Carla sez, "There are two upcoming ways for designers and coders to put a little good out into the world. First, you can land a job that lets you spend your time making positive social change. On February 6 join WebVisions at Essence in London for short presentations from Essence Digital, Buddy App, PaveGen, Streetbank, and Sidekick Studios. Learn different ways that you can turn your vocation into a force for good. Second, be a part of WebVisions' Hackathon for Social Good on February 8. Held at Fjord London, programmers and designers will spend the day working collaboratively to build programs and applications that benefit local nonprofits." Cory 1

Remembering Aaron Swartz

It's been a year since Aaron Swartz killed himself. The Electronic Frontier Foundation's Parker Higgins has posted a memorial to him that I found quite moving. I miss Aaron a lot.

I've been feeling pretty hopeless about the future lately, and I think a lot of it has been driven by the impending anniversary of Aaron's death. The last couple years were hard ones.

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Coalition to fight mass Internet surveillance declares global day of action, Feb 11


A broad coalition of organizations -- including Boing Boing -- have joined forces to declare February 11 a day of action in memory of Aaron Swartz and against NSA Internet spying and mass surveillance. Just as we did with the SOPA fight, we're asking people who care about this to make their own personal expressions of resistance, and take the case for caring about this and fighting back to the people closest to them. Each of us knows the arguments that will convince our friends and loved ones.

The Day We Fight Back sets out a number of ways you can participate, small and large. This is a fight we can win.

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URGENT: Input needed on EU copyright consultation

Ásta Helgadóttir, reserve MP for the Icelandic Pirate Party, writes, "The European copyright reform is here -- and we have the chance to influence policy reform in this area for the first time in at least 15 years, and there is no way to say when this chance will come around again. The European Commission has opened up for consultation on their proposal for legislation (which then will be sent to the European Parliament) and you, as an individual, alien or organization can give your honest opinion about whatever copyright has done, good or bad, for and to you in the past decades.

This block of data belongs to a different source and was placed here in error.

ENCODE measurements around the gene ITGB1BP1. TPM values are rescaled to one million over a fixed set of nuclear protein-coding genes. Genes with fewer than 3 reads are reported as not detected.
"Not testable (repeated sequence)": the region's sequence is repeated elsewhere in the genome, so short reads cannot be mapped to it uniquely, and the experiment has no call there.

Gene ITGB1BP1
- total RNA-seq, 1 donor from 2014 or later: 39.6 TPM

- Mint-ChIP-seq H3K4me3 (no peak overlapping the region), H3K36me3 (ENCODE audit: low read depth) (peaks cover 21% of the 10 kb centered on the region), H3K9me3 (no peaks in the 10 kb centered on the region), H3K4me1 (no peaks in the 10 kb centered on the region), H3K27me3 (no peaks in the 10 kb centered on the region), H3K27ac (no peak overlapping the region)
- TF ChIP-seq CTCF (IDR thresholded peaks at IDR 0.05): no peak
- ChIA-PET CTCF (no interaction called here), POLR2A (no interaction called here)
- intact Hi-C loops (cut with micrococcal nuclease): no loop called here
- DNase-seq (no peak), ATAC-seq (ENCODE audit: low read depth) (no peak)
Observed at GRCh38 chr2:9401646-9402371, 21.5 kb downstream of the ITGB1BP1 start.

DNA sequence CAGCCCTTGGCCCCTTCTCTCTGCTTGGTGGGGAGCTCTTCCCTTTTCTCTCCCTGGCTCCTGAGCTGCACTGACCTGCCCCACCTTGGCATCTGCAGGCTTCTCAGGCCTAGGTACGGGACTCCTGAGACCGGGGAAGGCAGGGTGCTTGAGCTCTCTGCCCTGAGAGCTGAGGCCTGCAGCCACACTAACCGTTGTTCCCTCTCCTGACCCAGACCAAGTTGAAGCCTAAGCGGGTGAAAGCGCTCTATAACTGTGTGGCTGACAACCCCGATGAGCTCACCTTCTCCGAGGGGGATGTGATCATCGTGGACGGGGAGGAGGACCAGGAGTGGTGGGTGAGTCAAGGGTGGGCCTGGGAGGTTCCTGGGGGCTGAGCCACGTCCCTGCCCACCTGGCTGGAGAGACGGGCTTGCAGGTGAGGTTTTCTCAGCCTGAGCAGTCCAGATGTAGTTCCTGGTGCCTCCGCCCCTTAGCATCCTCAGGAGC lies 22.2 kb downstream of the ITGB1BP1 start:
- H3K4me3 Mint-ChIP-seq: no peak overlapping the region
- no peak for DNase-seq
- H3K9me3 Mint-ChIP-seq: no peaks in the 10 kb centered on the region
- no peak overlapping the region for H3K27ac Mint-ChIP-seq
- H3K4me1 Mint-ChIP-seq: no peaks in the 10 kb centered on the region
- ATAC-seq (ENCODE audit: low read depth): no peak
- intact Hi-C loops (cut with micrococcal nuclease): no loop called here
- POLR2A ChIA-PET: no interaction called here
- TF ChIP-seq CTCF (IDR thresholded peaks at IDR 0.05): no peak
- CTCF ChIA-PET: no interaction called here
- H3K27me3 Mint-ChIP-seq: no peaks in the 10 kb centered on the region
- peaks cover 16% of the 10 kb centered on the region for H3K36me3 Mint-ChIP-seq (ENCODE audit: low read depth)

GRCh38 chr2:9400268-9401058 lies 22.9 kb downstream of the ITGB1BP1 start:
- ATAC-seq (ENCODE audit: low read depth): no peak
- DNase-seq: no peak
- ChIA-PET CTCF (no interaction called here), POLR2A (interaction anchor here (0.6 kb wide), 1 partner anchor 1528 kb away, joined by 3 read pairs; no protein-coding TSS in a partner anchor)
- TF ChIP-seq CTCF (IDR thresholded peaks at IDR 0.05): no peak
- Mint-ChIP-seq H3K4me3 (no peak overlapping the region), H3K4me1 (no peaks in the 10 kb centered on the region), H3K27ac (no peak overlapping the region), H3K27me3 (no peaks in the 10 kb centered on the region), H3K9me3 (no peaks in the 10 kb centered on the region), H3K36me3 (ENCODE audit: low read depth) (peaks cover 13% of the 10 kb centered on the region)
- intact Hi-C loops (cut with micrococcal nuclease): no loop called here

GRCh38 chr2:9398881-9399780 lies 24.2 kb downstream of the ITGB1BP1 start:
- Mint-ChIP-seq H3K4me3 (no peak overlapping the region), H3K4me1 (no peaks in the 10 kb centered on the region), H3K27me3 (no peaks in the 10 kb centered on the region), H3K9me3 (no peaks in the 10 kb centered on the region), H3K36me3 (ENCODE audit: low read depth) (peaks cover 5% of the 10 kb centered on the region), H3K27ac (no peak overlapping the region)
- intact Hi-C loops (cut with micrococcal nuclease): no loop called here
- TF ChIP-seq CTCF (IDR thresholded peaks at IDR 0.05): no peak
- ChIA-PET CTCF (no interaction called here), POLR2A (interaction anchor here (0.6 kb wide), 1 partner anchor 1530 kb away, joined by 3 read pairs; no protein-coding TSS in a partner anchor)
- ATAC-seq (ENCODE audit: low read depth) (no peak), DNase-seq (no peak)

The European Commission does not want too many replies at all. The EC has given an extremely short consultation period: only 60 days for 80 questions. It has not provided any translations of this document, and in addition the language used is very technical. Not all Europeans are able to read English, and one thing is for sure: The upcoming copyright reform is going to affect them. The timing, Christmas and holiday period, when people are sure to be busy with other matters, is also strategic. The Commission has rejected pleas on extending the consultation period and providing translations at least in French, German and Polish.

I believe this consultation is important for the future of culture and knowledge in Europe. We cannot make peer-to-peer filesharing illegal -- that is how we, in modern times, share culture, information and knowledge. To make people liable for the content of webpages they link to is just absurd. The objective of copyright should not be to make normal usage and sharing of culture criminal -- but that is a likely outcome of the European copyright reform, unless we make ourselves heard.

Go to www.copywrongs.eu and answer the questions which are important to you. You do not have to answer all the questions, only the ones that matter to you.

The original consultation can be found here, and there's a simplified version here.

The deadline is 5 February 2014. Until then, we should provide the European Commission with as many responses as possible!